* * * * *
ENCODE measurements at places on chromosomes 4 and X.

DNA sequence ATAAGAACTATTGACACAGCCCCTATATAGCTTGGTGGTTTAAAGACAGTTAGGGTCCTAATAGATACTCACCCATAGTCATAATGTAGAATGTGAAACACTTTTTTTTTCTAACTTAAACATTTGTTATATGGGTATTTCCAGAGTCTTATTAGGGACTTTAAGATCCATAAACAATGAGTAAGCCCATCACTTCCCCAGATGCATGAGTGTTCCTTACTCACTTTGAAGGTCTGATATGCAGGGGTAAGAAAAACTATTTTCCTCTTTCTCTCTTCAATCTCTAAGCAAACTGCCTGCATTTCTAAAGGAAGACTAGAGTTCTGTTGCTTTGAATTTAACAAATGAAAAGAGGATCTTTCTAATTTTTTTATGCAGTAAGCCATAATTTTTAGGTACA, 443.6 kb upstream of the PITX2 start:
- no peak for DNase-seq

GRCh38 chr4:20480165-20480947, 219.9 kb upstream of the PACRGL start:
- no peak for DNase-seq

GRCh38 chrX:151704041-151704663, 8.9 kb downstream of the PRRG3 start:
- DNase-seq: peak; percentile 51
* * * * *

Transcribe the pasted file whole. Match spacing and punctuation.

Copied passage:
ENCODE measurements at places on chromosomes 4 and X.

DNA sequence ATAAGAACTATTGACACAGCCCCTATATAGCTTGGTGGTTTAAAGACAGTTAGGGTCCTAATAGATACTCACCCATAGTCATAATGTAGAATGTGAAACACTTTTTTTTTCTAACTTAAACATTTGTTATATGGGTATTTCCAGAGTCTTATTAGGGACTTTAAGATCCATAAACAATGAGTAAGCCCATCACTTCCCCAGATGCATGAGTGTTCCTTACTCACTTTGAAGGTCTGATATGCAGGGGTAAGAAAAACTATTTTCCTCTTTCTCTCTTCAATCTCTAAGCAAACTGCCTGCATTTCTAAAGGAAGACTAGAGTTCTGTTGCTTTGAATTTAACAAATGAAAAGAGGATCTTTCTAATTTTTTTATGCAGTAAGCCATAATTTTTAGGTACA, 443.6 kb upstream of the PITX2 start:
- no peak for DNase-seq

GRCh38 chr4:20480165-20480947, 219.9 kb upstream of the PACRGL start:
- no peak for DNase-seq

GRCh38 chrX:151704041-151704663, 8.9 kb downstream of the PRRG3 start:
- DNase-seq: peak; percentile 51